When you’re in the process of finding your first job out of college, there are a lot of important things to consider. Hopefully, you have been networking while attending school so there are at least some promising leads for you to consider. If not, it’s okay, you can do it. Once you’ve found some opportunities, here are some things for you to consider before accepting that new job offer.
Are you being well compensated?
When it comes to a job, this might in a lot of ways be the bottom line. How much can I make? You have to eat, you have to have a place to stay. If you have a family they have needs as well and this job needs to be able to care for those. However, it’s important to be very realistic about what you bring to the table. If you’re brand new out of college with no work history in your field, there is likely some training and gaining of experience that needs to occur before you are very valuable. It’s a hard truth but it’s one you should firmly grasp before you start interviewing. You probably are not going to get nor do you likely deserve a six-figure job.
Do your research, there are websites that can help you determine what a realistic salary is for your position. Some sites can even help you determine what a realistic salary is for that position in the region you’d like to live in. If at the end of the day, the opportunity for earning is not as high as you’d like, it might still be a good opportunity. The rest of this blog contains some things to consider other than just salary amounts.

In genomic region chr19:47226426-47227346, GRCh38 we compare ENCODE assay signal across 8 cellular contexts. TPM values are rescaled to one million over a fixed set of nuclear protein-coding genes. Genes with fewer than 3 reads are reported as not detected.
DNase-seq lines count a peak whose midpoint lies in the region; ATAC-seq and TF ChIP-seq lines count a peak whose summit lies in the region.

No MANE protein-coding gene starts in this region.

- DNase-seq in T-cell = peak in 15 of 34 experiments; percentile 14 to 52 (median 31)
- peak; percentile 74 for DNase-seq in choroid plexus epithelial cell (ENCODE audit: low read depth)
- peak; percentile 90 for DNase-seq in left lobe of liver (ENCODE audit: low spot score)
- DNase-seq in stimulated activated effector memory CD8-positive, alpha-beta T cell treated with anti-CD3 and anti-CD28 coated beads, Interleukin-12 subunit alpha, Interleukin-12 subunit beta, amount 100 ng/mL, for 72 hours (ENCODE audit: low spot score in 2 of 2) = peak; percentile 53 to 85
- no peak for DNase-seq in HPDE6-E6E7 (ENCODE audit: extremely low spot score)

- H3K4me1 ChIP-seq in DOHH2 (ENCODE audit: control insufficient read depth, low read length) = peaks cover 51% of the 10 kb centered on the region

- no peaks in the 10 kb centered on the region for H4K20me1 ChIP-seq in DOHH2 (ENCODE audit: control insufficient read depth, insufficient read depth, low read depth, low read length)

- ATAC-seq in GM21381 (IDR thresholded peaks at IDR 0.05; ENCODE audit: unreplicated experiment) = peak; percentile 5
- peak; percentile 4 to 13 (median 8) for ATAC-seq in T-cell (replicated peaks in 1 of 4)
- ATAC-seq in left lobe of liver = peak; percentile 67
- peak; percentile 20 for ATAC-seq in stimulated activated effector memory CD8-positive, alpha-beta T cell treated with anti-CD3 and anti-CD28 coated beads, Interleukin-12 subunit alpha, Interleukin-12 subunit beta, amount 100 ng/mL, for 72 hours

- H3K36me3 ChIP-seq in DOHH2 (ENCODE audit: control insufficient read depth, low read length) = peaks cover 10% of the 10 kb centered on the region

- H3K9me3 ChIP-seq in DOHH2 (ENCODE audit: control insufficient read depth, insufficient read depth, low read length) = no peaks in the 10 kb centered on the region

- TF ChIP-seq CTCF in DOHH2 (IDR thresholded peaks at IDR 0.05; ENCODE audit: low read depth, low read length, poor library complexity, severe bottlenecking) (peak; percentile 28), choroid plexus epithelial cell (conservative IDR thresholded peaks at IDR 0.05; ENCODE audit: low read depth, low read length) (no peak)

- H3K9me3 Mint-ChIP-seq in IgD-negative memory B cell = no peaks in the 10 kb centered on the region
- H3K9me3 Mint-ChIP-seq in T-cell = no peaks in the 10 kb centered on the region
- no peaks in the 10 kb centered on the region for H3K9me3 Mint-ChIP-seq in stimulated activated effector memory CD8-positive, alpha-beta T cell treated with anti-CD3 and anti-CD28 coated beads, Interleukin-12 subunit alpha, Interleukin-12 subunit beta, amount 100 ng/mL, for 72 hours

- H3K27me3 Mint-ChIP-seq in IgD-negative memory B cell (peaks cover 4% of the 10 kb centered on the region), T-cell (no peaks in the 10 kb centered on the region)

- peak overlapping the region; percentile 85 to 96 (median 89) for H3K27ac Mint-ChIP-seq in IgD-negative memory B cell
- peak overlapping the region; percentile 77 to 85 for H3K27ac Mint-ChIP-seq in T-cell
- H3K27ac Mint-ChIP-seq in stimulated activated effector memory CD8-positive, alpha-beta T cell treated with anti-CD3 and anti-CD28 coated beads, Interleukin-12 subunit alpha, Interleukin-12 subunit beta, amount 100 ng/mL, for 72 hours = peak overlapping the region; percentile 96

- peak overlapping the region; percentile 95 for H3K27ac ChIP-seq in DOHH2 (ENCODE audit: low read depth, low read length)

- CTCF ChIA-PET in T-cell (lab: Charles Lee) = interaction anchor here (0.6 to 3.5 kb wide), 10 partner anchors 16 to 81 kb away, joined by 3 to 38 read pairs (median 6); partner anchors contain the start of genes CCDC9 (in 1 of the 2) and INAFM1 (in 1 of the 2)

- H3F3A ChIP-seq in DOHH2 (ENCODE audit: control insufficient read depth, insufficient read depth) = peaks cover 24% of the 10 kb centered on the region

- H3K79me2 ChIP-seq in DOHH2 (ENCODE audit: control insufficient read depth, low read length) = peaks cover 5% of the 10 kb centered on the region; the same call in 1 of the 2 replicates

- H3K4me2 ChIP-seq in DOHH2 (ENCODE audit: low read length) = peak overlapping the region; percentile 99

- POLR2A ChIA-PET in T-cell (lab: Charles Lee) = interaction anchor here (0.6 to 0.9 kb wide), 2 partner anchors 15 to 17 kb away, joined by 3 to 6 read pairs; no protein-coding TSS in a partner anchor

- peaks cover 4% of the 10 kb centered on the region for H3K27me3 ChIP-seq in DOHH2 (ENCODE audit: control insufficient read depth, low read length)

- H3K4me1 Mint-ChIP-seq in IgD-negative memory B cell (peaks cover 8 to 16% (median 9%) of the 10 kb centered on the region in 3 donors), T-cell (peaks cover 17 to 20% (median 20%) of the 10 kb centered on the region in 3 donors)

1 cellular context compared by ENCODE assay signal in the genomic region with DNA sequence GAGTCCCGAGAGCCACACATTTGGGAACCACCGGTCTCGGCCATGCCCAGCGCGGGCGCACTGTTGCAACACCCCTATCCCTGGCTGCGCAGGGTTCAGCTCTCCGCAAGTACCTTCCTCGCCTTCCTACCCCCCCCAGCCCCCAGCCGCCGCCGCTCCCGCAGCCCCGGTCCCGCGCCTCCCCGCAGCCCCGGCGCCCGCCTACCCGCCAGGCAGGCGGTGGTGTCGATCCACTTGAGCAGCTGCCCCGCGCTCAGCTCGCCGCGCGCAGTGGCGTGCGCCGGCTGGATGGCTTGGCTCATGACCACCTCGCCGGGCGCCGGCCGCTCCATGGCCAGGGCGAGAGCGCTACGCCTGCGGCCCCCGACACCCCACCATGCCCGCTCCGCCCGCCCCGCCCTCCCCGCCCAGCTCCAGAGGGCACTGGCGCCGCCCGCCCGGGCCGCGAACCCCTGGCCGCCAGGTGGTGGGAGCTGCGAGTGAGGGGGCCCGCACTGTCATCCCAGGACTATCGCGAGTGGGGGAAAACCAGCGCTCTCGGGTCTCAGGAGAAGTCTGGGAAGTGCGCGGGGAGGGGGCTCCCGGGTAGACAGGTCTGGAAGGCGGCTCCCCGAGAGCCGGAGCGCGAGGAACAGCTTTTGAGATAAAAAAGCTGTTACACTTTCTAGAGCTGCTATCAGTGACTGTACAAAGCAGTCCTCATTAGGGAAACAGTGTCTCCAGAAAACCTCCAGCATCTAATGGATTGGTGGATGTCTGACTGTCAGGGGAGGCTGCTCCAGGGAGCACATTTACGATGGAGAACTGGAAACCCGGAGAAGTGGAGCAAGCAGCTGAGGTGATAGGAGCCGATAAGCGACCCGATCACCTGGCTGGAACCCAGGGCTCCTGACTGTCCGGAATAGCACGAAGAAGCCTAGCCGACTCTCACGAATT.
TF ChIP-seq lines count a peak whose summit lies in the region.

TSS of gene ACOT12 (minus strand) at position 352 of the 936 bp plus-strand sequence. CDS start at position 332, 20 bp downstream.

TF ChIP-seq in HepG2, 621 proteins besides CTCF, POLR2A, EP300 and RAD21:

Will you gain valuable experience?
Find out what your responsibilities with the company will be if you accept their offer. If your tasks will be ones that will give you helpful, real-world experience that could lead to greater opportunities for you in the future, that is extremely valuable. Will you be taught new skill sets? If so, that could make you much more marketable in the future. That may be more marketable within the same company or it might mean more marketable in the future in the job market.
Are there opportunities to advance within the company?
Ask if there is room for growth within the company. Dead end jobs are everywhere. If there are some skills that you can and want to learn, it might be okay to take that job even if it doesn’t have room for growth. However, it’s not uncommon for companies to have pretty set ladders for employees to climb. Starting from the bottom is pretty par the course. They want to see you pay your dues, learn their processes and show your loyalty.
Do you like where the job opportunity is located?
Before you move yourself or your family to a new city, do you even want to live where the company is located? Can you afford to do so? In some areas the cost of living is extremely high and you need to consider that heavily before relocating. These are important things to consider before you accept a position. It would be a very rash decision to move to a city site unseen. Do your homework into you potential new home base. If you like what you see, it might work out great for you.